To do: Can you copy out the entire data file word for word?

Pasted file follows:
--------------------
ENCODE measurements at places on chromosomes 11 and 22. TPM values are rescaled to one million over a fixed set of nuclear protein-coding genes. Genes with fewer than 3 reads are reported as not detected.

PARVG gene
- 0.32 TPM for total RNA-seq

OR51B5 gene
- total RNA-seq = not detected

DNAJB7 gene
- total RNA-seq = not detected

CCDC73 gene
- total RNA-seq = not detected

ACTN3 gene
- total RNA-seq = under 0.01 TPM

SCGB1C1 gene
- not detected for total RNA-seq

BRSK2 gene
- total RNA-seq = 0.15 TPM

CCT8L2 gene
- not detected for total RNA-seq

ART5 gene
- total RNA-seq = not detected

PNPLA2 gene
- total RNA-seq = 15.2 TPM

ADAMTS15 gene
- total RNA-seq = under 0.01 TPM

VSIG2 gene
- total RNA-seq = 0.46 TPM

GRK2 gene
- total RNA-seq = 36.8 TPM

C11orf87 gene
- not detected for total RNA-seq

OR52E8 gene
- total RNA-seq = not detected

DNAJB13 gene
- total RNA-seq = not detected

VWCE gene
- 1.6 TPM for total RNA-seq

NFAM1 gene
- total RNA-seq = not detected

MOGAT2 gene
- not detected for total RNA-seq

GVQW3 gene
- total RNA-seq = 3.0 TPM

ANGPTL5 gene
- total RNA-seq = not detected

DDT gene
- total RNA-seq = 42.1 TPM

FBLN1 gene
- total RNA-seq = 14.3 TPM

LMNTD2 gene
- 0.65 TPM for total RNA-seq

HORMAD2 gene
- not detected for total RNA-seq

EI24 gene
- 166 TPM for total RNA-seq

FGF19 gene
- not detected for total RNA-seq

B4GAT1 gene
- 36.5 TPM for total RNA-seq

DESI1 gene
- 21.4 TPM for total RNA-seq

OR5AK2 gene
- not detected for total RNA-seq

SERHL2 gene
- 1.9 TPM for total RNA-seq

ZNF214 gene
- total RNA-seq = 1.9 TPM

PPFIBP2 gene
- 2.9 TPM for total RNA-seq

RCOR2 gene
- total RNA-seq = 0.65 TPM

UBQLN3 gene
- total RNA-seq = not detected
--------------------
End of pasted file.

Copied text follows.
ENCODE measurements at places on chromosomes 11 and 22. TPM values are rescaled to one million over a fixed set of nuclear protein-coding genes. Genes with fewer than 3 reads are reported as not detected.

PARVG gene
- 0.32 TPM for total RNA-seq

OR51B5 gene
- total RNA-seq = not detected

DNAJB7 gene
- total RNA-seq = not detected

CCDC73 gene
- total RNA-seq = not detected

ACTN3 gene
- total RNA-seq = under 0.01 TPM

SCGB1C1 gene
- not detected for total RNA-seq

BRSK2 gene
- total RNA-seq = 0.15 TPM

CCT8L2 gene
- not detected for total RNA-seq

ART5 gene
- total RNA-seq = not detected

PNPLA2 gene
- total RNA-seq = 15.2 TPM

ADAMTS15 gene
- total RNA-seq = under 0.01 TPM

VSIG2 gene
- total RNA-seq = 0.46 TPM

GRK2 gene
- total RNA-seq = 36.8 TPM

C11orf87 gene
- not detected for total RNA-seq

OR52E8 gene
- total RNA-seq = not detected

DNAJB13 gene
- total RNA-seq = not detected

VWCE gene
- 1.6 TPM for total RNA-seq

NFAM1 gene
- total RNA-seq = not detected

MOGAT2 gene
- not detected for total RNA-seq

GVQW3 gene
- total RNA-seq = 3.0 TPM

ANGPTL5 gene
- total RNA-seq = not detected

DDT gene
- total RNA-seq = 42.1 TPM

FBLN1 gene
- total RNA-seq = 14.3 TPM

LMNTD2 gene
- 0.65 TPM for total RNA-seq

HORMAD2 gene
- not detected for total RNA-seq

EI24 gene
- 166 TPM for total RNA-seq

FGF19 gene
- not detected for total RNA-seq

B4GAT1 gene
- 36.5 TPM for total RNA-seq

DESI1 gene
- 21.4 TPM for total RNA-seq

OR5AK2 gene
- not detected for total RNA-seq

SERHL2 gene
- 1.9 TPM for total RNA-seq

ZNF214 gene
- total RNA-seq = 1.9 TPM

PPFIBP2 gene
- 2.9 TPM for total RNA-seq

RCOR2 gene
- total RNA-seq = 0.65 TPM

UBQLN3 gene
- total RNA-seq = not detected